“I’ve never known a white person to live on Hill Street:” Racializing Gentrification through Framing and Erasure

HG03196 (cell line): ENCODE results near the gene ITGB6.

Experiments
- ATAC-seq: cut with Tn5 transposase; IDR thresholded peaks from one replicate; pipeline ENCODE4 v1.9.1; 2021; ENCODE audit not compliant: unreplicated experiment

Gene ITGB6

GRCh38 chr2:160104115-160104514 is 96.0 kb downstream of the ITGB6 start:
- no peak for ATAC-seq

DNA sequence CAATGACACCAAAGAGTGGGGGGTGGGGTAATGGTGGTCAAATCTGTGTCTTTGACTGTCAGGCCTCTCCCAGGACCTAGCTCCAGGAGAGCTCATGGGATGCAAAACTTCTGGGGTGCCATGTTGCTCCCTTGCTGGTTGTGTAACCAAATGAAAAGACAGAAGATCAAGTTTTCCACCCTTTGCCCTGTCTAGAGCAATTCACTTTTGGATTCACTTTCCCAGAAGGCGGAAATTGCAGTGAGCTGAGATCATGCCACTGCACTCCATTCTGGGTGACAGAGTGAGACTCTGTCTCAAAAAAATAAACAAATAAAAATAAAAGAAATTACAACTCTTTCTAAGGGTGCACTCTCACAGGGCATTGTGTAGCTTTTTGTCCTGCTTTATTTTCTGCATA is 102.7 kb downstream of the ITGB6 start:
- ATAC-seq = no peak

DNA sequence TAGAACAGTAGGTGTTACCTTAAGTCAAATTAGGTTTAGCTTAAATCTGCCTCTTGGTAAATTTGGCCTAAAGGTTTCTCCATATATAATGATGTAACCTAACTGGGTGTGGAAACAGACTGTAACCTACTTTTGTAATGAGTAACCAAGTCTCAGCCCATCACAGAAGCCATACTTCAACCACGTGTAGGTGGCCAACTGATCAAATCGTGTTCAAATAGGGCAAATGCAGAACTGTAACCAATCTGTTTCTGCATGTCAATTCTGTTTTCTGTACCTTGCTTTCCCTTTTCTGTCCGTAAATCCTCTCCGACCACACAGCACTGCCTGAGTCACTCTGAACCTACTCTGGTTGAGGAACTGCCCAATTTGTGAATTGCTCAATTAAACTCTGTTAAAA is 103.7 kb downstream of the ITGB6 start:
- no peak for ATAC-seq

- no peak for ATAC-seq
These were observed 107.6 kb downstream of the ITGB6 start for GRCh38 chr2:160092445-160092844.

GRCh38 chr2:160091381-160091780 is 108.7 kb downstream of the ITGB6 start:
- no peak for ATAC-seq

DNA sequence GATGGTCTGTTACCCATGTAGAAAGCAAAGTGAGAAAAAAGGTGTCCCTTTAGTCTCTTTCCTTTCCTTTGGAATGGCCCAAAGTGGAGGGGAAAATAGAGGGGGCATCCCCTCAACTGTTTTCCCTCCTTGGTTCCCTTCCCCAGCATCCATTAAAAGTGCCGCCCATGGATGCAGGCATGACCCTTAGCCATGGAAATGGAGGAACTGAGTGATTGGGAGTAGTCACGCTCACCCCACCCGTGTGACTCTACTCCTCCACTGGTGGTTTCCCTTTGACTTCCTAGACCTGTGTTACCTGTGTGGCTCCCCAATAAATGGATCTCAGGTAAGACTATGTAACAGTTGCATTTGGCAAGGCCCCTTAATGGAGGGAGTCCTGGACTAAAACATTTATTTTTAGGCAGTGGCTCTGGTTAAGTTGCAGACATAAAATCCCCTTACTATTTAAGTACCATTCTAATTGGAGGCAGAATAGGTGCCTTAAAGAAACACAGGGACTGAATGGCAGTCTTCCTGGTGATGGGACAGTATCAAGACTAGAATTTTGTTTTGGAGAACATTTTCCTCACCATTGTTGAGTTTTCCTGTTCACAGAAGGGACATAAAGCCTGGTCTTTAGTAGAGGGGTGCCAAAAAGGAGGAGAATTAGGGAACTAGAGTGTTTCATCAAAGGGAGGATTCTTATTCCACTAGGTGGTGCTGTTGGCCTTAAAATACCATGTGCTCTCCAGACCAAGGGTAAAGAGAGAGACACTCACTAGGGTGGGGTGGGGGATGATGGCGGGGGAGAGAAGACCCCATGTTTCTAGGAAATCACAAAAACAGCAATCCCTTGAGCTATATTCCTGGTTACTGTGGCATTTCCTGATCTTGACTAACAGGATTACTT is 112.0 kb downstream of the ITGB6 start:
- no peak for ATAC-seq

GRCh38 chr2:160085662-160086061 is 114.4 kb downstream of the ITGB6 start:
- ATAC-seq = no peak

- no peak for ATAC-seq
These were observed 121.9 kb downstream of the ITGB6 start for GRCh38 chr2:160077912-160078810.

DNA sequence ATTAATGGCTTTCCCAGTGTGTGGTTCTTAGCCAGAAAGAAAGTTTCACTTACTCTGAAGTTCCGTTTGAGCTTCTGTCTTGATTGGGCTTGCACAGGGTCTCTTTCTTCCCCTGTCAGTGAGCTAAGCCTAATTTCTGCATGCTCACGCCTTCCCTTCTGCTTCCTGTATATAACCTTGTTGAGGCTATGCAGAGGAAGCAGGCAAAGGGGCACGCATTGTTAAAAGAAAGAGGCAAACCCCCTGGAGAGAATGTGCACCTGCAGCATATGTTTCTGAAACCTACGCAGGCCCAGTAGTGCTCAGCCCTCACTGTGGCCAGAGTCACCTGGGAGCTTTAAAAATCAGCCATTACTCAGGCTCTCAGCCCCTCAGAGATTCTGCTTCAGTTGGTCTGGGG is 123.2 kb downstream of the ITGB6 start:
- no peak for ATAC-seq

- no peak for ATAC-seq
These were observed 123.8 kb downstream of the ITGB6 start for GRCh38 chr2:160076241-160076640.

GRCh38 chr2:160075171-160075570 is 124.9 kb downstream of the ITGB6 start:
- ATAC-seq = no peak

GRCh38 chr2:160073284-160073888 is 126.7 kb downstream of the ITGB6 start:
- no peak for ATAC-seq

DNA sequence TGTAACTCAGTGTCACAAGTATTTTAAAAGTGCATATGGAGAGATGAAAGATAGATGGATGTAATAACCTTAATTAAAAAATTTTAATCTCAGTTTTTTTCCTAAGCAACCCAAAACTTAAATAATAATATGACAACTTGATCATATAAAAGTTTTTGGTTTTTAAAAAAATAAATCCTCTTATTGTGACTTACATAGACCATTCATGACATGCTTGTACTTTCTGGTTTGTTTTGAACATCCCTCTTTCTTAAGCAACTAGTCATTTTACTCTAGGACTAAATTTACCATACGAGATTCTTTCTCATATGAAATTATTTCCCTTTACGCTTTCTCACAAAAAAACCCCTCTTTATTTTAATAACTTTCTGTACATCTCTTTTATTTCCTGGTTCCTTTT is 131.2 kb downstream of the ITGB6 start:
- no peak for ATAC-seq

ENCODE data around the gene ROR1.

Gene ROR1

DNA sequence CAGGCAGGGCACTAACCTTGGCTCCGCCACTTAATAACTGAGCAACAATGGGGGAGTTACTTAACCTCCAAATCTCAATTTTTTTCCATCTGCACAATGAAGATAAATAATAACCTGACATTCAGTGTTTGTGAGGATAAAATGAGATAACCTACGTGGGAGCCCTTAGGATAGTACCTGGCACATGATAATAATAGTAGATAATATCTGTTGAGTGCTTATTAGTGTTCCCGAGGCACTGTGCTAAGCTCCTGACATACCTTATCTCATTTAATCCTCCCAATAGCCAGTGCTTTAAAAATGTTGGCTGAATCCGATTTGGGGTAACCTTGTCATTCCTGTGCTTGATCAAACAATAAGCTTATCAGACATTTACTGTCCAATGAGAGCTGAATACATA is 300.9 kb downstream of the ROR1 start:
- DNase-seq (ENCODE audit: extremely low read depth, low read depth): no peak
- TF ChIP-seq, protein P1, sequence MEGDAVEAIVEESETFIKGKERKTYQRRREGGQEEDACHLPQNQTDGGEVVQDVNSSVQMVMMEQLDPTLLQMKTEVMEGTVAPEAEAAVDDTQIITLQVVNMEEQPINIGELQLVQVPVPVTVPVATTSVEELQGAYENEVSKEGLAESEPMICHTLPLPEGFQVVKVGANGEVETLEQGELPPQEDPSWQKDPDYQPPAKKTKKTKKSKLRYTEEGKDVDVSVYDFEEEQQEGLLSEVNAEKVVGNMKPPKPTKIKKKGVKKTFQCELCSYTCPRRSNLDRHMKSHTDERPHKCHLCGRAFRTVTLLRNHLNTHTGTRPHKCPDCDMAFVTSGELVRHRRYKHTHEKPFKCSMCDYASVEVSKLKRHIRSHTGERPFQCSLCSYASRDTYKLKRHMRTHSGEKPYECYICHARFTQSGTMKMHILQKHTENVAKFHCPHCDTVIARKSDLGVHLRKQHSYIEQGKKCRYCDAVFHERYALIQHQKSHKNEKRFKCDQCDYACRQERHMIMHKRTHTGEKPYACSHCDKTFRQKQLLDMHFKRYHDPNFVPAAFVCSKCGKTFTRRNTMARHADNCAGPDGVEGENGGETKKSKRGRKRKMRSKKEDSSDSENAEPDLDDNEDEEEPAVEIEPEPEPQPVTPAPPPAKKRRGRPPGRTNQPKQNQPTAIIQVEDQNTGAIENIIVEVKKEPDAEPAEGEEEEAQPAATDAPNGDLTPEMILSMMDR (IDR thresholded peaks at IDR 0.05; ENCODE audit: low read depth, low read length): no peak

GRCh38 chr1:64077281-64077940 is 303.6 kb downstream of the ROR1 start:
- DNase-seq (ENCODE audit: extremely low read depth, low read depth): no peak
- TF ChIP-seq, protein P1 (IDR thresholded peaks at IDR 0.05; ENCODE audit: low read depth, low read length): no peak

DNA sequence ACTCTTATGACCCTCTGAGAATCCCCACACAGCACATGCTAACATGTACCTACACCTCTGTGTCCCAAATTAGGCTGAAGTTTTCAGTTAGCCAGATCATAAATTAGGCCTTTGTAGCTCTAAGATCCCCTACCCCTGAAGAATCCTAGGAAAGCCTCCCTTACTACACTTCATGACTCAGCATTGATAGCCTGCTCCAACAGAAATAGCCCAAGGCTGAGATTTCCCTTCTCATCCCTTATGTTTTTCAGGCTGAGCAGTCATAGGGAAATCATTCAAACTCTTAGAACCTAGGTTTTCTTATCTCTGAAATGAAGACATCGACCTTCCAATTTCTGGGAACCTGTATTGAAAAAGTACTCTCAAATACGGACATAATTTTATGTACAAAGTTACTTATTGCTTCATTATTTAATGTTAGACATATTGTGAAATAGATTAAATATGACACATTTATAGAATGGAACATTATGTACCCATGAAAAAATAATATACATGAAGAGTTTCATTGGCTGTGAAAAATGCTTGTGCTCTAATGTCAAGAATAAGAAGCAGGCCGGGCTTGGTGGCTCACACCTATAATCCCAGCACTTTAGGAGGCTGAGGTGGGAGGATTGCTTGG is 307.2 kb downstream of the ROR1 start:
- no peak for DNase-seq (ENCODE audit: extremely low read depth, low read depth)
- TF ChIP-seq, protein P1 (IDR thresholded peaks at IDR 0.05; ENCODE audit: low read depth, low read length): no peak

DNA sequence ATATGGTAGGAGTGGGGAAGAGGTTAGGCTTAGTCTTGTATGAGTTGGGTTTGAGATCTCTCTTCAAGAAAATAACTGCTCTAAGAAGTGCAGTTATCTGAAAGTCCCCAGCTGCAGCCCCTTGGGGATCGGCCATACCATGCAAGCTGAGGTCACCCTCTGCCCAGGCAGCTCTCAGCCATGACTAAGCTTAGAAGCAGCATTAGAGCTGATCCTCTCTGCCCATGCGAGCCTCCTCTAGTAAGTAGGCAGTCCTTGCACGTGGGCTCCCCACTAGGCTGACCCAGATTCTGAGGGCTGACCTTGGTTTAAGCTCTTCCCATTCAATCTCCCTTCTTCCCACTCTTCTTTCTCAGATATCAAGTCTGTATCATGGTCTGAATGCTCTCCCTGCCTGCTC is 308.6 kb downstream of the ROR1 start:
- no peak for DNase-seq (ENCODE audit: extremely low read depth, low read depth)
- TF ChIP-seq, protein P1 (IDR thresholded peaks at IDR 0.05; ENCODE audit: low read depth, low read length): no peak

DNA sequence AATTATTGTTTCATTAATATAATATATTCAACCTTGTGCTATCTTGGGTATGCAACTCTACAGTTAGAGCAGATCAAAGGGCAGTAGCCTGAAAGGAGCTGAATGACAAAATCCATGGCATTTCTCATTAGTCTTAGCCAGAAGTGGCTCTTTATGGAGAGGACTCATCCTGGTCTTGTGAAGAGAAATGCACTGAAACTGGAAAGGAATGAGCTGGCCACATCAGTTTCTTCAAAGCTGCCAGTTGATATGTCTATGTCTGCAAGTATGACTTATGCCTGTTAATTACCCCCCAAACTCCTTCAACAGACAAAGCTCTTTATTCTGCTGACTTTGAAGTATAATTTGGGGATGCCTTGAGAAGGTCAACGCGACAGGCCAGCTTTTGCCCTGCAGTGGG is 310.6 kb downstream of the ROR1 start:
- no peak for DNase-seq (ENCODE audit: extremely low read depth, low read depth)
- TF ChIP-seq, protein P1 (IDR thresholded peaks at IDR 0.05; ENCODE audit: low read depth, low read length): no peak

Gentrification, the “production of urban space for progressively more affluent users” (Hackworth 2001) is quite possibly the most well-studied phenomenon in urban studies, urban geography, and allied fields which deal with urban culture. It has, however, been seriously under-theorized and under-explored by linguists, with its studies being limited mostly to studies of linguistic landscape. In this talk, I discuss data from an ongoing project in Anacostia, Washington, D.C., an historically-Black neighborhood which has undergone rapid change in the 2010s. Despite that during the time the data was collected, the neighborhood was experiencing an influx of affluent African Americans, the process of gentrification is still thought of as being primarily driven by whites, a la the “white offensive” documented by Mary Patillo (2010, 2013) in her work on Chicago’s northern suburbs. Using data from 34 sociolinguistic interviews, I trace three frames of how Black residents of the neighborhood evaluate white presence in the neighborhood: neutrally, as a novelty, negatively, as a takeover, and positively, as diversity. I argue that these three frames have the effect of erasing the existence of Black newcomers, which in turn re-produces Big-D discourses which see gentrification as a purely racial, rather than economic issue. This in turn, allows the community members to position the neighborhood’s Black residents—old and new, lower income and affluent,—as a single cohesive community staking a firm claim on Black urban space.